Anakin’s got the idea of Jedi that we had gotten from the original movies. He thinks they’re cool. He looks up to them in the way a boy looks up to heroes. He wants to be one because it’s the greatest thing one could possibly be. When he’s confronted with a regular Jedi, Obi-Wan, and a rogue Jedi, Qui-Gon, his confusion about what it is to be a Jedi starts in right away, a tension heightened significantly when they inform him that he himself has force powers and could, in fact, be a Jedi. (Well, Qui-Gon says he could, Obi-Wan isn’t sure since he’s already too old to enter the Order…)
     Obviously this one significant change in the character of Qui-Gon has massive implications for the rest of Episode I as well as the next two.

2. Include Count Dooku (pronounced the way Lucas does in the EpII behind the scenes stuff, so that his name “Dough-Koo” sounds more like the japanese word for “poison” and less like literal shit) in all three episodes. The way the movies are currently, some time shortly after Episode I Count Dooku becomes Darth Tyrannus. This means that during Episode I Count Dooku is a fallen Jedi (one that has left the order). He is also Qui-Gon’s old Master (perhaps where Qui-Gon got his I-don’t-follow-The-Code behavior?). Why not have Count Dooku contact Qui-Gon in Episode I? Or perhaps the other way around with rogue Qui-Gon seeking out Dooku? Perhaps Anakin overhears this. Count Dooku confides in his old Padawan that things aren’t as they seem, he’s onto something big and he’s not sure exactly what yet. Perhaps he tells Qui-Gon he suspects the sith have returned. Perhaps he tempts Qui-Gon to join him in his quest to defeat the Sith.

3. Include Qui-Gon in all three episodes. This is actually the case with the movies the way they are now, sort of, but it’s really badly done. If he’s made into a cooler rogue character this is even more important. In a saga where the quest to stop death becomes one of Anakin’s primary motivations Qui-Gon is the one character who figures out immortality. He teaches it to Yoda and then (after Episode III) to Obi-Wan. He’s important. He’s talking to Yoda in Episode II but this is so subtle I’m guessing very few people notice (and some that do can’t tell it’s supposed to be Qui-Gon because it’s badly done). Qui-Gon is the one who finds Anakin and the first to believe that he’s someone special. The more significant Qui-Gon’s belief in Anakin the more tragic his sudden departure in Anakin’s life becomes. Anakin is out to try and stop death… perhaps not just because his mother dies, not just because he’s sure Padmé will, but perhaps also because Qui-Gon died. Have Yoda bring up the fact that Qui-Gon has retained his identity after death. To Qui-Gon Anakin listens… Why not have Qui-Gon show up as a ghost in Episode III? Instead of having Yoda tell Obi-Wan that he “has training” for him, have Qui-Gon appear and tell Obi-Wan himself… the first Jedi to figure out post-death-identity-retention ought to be the first ghost shown, right?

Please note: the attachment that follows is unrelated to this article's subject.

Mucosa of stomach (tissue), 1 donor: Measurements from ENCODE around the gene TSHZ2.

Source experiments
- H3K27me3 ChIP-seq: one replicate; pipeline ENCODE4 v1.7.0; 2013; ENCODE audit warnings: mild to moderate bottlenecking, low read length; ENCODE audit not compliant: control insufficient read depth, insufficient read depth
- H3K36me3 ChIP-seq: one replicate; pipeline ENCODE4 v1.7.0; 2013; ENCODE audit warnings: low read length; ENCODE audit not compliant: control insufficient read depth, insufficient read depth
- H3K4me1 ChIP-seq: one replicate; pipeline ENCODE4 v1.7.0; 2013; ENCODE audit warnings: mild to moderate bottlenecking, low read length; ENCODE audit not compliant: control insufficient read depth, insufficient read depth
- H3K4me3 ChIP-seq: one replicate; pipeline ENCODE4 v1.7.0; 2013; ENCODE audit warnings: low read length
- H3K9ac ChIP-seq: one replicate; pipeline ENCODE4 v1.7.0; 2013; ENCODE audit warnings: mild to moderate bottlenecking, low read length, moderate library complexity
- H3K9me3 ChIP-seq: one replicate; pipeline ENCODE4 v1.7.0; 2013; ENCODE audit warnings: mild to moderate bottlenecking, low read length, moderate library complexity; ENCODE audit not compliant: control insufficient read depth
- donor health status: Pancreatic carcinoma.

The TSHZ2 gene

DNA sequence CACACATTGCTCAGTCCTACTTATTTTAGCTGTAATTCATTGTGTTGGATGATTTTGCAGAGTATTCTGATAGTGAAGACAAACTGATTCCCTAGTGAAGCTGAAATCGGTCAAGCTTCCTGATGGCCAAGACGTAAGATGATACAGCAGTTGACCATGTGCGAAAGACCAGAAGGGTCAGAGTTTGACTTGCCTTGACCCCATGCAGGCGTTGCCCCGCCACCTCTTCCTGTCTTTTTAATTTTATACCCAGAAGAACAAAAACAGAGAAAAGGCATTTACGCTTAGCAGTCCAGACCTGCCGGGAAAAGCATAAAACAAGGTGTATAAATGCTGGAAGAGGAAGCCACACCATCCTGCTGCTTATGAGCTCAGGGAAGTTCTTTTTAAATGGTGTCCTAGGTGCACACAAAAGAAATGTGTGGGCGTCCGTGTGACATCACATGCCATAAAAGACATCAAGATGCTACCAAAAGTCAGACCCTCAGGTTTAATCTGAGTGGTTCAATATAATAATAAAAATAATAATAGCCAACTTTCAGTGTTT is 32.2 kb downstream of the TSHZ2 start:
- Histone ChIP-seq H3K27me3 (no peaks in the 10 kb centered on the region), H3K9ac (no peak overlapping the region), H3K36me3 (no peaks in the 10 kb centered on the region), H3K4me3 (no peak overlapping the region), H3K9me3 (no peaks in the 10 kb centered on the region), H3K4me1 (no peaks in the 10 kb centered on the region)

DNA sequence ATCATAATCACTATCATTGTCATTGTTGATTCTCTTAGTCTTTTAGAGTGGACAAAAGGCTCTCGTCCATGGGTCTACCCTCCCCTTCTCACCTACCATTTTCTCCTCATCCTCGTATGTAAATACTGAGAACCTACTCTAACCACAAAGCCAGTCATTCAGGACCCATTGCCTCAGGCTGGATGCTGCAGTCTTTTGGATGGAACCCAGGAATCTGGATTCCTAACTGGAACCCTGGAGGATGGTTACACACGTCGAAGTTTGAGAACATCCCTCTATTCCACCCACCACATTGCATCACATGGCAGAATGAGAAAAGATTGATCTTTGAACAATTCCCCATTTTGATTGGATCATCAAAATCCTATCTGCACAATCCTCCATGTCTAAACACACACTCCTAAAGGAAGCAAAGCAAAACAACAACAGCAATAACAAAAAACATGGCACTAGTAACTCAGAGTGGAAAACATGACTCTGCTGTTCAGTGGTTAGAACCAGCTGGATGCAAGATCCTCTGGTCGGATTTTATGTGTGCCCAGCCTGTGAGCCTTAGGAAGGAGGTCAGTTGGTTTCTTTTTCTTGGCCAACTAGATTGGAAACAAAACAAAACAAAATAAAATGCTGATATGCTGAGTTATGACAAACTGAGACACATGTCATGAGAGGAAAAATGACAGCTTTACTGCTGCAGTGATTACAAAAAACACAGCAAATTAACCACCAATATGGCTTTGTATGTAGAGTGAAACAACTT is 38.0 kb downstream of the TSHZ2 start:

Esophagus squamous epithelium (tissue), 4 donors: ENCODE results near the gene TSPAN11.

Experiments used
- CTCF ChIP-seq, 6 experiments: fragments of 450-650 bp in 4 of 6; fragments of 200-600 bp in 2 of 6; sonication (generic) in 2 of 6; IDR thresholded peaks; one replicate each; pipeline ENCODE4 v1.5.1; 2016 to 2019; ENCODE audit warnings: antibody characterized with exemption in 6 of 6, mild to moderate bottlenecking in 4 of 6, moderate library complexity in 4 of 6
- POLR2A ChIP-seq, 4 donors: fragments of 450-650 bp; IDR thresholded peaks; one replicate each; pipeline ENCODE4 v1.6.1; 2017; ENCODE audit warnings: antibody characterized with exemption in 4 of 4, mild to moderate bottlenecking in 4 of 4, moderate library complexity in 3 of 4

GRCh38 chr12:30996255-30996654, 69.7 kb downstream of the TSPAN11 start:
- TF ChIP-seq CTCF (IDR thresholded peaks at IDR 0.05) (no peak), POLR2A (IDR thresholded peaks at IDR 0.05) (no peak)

4. Fix Padmé’s death. I don’t like thinking that Padmé, the mother of Luke and Leia, dies of a broken heart. Sadly, Episode III indicates that she does. Personally I read between the editing of that scene, examine the subtext that I might be making up, and see it differently. But I shouldn’t have to do this. Padmé’s death ought to be one of the great mysteries and powerful moments of the prequels. It’s one of the few things that we don’t know about. We know she doesn’t live, but that’s all we know. How does Leia remember her? How does Luke not? How did she die? These are fundamental questions that are poorly answered in the movies, if they are answered at all. Her death could be used as a great way to show the true power of the Dark Side, the power of The Force, and the way it truly does connect all of us. Her death can be used to illustrate the profound affect that Anakin’s turn to the Dark Side has on those around him. She is bonded to Anakin, and he to her. When he “dies” this force connection between he and her is broken. When he devotes himself to the Dark Side, after devoting himself to her, some of that new devotion goes into her, perhaps despite her desires. Her connection with Anakin is torn from her. That violent ripping could be cause, in combination with traumatic birth and near-death experience on Hell Planet, for her death. But show that! Don’t just have a droid say she’s dying but we don’t know why.